Why did the turtle cross the road? Because she had somewhere to be! Spring is also known as “turtle season” to many reptile enthusiasts. With roads crisscrossing the island, turtles are often seen crossing the pavement to get from their wintering grounds to a wetland or water area. Alternately, turtles may be going from the wetland or pond to their nesting areas— often sandy hills or open grasslands.
If you see a turtle on the road, here are a few tips essential for turtle safety (and your safety):
- First up: slow down, stop, and let it pass. If it is stopped or if you think you can SAFELY move the turtle, follow the directions below.
- If moving a turtle, always bring it to the road edge in the direction it was headed. If you don’t s/he will likely try to cross the road again. (Turtles have places to go, too!) • Never pick up a turtle by the tail. You can permanently damage their vertebrae.
- Even if snapping turtles look old and slow, they can move fast and are likely to bite because they feel threatened. If you have a shovel or a broom in your car, you can help them scoot across the road.
The warm, black pavement of many roads can also be a perfect spot for a basking snake. These cold-blooded creatures need the sun’s rays to warm their bodies. This is especially true in the spring as they become more active after the dormant winter. Be on the lookout for snakes on the road. And, please, don’t try and run them over! We love our Nantucket native snakes. As a reminder: none of them are venomous.
If you see a snake on the road, slow down, stop, and let it pass. You can also try and get it to cross by giving it a little nudge, if possible. Just seeing your shadow will sometimes entice a snake to move on.
If you see an injured animal, the best thing to do is to call the Environmental Police Officer on Nantucket. IMPORTANT: before you “rescue” any wildlife, be sure it actually needs your help. If you find an animal in distress and you’re sure it needs help, call the Nantucket Environmental Police Officer (EPO) (508-257-6932). The EPO is also our game warden and has the knowledge of wildlife and the training to know what to do. When you call the EPO, be ready with information such as where the animal is, what kind of animal it is, and any other facts. Be sure to accurately describe what you see and not what you think is happening. You can also try the non-emergency police line to reach the animal control officer 508-228-1212.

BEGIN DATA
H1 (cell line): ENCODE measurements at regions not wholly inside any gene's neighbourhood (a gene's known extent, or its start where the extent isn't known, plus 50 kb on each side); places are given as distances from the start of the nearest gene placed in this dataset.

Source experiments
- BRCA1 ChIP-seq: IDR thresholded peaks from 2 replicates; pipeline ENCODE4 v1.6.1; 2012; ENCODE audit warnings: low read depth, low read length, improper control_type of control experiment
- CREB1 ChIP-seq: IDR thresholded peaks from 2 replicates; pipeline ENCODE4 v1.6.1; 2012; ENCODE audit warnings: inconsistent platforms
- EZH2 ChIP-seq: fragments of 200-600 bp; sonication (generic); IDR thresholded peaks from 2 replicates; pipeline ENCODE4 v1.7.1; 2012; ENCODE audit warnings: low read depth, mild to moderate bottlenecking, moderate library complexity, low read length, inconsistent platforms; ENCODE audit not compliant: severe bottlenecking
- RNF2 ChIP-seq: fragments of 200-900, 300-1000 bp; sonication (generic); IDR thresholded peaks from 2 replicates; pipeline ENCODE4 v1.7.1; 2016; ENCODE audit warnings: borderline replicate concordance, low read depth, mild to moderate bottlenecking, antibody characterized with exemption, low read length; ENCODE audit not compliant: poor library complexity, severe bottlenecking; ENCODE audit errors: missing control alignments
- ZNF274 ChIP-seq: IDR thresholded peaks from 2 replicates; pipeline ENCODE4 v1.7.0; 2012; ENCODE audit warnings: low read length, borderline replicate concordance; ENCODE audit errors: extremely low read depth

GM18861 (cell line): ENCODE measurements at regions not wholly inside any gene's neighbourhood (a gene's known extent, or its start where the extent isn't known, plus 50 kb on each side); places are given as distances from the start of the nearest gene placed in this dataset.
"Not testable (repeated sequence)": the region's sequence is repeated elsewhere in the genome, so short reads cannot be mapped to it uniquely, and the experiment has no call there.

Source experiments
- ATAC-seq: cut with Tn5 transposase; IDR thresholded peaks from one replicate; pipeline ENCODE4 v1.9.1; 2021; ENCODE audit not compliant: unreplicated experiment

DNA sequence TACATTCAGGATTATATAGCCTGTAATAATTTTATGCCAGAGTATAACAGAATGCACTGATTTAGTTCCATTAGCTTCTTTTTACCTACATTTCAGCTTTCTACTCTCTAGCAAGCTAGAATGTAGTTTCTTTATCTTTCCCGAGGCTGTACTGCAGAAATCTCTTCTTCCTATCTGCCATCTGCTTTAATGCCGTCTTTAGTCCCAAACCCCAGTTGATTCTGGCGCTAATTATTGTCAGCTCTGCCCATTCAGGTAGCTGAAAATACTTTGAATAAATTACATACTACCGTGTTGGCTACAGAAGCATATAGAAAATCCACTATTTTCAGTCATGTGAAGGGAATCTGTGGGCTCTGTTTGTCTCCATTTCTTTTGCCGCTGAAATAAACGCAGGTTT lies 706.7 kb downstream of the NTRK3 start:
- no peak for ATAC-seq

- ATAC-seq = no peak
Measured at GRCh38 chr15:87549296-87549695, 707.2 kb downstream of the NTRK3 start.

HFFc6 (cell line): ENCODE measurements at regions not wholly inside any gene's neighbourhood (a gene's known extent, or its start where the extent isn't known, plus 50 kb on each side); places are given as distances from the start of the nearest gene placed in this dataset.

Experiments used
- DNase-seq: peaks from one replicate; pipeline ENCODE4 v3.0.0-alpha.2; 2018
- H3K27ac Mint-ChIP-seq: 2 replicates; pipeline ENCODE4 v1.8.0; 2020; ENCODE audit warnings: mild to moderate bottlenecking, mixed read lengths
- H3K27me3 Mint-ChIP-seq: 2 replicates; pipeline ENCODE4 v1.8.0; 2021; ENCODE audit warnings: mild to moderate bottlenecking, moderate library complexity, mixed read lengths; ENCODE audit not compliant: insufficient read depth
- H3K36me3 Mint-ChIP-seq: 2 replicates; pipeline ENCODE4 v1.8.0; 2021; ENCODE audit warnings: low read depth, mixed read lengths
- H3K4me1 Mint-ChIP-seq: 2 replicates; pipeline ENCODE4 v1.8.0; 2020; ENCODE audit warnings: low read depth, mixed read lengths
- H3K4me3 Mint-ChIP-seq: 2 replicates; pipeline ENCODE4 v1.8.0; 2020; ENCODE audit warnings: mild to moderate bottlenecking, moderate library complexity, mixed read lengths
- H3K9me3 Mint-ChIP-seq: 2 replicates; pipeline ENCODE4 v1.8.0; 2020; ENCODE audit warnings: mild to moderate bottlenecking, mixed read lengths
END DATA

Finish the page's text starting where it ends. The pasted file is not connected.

We do not have any licensed wildlife rehabilitators on-island, which makes rescue of many injured species difficult if not impossible, though sometimes animals are transported off-island.
Many baby animals are left alone all day long, relying on camouflage for protection. Removing them from their hiding spots may mean they are vulnerable to predators and their parents won’t be able to find them.
To learn more about the wildlife found on Nantucket, try a bird or nature walk. The Linda Loring Nature Foundation has walk opportunities with experienced staff throughout the year (llnf.org); in-season, The Maria Mitchell Association (mariamitchell.org) also offers nature walks and marine life expeditions. The Maria Mitchell Association Natural Science Museum opens in June and has both live and stuffed examples of Nantucket fauna.